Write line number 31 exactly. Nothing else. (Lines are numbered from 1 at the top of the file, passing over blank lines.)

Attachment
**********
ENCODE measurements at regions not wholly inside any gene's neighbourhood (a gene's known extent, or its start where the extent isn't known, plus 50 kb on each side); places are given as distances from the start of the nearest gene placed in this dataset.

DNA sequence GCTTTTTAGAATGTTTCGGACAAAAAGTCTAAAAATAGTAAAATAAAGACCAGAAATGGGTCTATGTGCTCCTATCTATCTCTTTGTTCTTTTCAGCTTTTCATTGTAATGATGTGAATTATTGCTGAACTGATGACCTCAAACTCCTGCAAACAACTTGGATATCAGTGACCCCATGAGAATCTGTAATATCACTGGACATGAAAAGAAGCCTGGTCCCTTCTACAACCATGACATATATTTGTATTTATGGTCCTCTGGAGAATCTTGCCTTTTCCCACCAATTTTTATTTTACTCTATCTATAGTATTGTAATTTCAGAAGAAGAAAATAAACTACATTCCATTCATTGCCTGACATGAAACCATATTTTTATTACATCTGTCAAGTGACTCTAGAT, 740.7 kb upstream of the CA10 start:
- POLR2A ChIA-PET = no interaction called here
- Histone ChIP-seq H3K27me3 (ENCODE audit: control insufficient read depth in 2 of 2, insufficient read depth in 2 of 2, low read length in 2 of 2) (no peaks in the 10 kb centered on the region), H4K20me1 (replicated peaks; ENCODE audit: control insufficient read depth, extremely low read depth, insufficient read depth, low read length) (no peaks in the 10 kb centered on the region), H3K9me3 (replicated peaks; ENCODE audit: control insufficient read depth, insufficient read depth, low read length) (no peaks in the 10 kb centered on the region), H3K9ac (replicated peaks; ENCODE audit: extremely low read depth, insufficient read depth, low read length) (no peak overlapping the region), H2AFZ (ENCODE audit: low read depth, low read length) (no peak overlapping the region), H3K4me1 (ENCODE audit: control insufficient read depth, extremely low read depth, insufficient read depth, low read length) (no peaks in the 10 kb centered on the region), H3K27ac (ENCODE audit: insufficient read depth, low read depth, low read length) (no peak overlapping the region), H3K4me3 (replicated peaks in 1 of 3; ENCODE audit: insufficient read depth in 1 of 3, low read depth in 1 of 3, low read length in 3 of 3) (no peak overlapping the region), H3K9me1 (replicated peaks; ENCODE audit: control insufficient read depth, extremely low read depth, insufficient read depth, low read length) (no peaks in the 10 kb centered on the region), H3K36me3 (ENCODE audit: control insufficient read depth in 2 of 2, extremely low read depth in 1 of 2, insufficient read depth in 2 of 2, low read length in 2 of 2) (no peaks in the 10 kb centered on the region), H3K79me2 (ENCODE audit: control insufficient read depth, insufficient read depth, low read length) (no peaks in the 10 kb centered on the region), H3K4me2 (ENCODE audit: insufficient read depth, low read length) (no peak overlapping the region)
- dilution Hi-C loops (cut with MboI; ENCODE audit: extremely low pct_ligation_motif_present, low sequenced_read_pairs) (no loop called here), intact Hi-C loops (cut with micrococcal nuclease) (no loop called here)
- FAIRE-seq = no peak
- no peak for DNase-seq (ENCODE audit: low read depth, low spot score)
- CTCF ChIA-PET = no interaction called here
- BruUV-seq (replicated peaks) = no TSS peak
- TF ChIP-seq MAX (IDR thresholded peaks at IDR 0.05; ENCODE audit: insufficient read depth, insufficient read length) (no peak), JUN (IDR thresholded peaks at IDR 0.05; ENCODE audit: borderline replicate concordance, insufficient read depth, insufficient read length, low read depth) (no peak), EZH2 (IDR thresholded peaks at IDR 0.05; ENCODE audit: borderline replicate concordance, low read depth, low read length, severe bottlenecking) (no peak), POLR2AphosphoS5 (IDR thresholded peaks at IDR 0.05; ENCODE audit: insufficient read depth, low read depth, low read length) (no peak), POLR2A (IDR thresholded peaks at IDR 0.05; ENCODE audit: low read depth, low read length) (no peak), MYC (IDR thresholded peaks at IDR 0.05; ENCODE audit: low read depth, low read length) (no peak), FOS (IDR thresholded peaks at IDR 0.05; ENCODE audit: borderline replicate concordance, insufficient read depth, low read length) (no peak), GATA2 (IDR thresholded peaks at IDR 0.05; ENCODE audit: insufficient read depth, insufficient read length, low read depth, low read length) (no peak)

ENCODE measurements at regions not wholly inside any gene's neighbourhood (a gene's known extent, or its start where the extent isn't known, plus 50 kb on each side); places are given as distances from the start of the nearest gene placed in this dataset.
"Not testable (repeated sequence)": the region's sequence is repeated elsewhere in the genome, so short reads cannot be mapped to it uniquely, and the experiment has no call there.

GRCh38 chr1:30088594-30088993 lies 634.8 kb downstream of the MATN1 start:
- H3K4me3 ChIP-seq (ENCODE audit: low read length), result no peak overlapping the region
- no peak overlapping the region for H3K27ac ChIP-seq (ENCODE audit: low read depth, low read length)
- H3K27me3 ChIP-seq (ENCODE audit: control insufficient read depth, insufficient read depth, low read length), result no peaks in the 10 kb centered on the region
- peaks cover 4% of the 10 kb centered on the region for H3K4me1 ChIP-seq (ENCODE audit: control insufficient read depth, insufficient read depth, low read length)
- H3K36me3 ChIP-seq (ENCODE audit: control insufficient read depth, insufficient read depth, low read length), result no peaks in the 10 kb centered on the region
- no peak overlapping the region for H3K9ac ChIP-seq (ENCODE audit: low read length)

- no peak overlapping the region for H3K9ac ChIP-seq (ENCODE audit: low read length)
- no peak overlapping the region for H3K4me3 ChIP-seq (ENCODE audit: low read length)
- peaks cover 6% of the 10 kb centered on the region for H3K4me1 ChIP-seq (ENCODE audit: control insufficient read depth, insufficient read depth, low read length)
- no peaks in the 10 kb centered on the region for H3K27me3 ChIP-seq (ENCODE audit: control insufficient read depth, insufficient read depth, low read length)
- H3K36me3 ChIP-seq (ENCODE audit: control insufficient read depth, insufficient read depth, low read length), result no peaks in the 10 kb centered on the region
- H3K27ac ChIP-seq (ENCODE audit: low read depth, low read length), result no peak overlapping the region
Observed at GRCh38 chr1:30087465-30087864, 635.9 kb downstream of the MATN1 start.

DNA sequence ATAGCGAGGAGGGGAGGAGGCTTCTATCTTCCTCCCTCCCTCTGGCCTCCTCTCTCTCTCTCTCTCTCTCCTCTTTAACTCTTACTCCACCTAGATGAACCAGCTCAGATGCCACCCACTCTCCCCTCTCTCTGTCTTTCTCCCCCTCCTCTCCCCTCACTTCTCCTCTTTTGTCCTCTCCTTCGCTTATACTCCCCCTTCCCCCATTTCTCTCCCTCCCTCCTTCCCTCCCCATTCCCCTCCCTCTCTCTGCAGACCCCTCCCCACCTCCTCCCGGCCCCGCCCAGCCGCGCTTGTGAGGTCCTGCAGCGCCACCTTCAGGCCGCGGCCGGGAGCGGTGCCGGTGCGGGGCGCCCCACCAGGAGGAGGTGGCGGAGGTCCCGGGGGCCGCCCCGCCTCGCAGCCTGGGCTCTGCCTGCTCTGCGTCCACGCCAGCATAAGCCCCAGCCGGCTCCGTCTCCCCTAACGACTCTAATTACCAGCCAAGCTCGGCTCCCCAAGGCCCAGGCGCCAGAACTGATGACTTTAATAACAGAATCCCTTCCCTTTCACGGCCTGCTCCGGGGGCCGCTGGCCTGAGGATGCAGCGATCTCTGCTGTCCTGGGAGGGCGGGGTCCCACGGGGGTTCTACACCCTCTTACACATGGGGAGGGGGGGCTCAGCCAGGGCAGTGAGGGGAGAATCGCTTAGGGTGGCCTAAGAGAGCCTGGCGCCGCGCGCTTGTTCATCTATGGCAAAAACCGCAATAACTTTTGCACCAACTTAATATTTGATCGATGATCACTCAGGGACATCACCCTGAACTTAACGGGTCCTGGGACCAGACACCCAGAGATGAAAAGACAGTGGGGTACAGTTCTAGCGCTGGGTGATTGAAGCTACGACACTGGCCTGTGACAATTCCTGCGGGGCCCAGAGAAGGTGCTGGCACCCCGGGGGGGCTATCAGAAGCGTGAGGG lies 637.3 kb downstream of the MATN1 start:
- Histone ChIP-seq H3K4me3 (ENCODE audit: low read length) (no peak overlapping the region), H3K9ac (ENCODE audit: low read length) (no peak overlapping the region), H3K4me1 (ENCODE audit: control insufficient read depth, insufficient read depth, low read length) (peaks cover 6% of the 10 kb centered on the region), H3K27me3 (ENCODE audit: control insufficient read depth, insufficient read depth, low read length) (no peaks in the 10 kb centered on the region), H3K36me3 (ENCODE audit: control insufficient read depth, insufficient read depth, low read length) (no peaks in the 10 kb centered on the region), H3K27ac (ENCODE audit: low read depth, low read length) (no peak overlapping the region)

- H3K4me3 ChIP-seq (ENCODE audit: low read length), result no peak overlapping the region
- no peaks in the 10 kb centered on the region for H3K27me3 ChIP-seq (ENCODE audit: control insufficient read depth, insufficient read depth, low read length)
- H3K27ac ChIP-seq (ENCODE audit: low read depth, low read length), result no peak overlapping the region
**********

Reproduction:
- H3K27ac ChIP-seq (ENCODE audit: low read depth, low read length), result no peak overlapping the region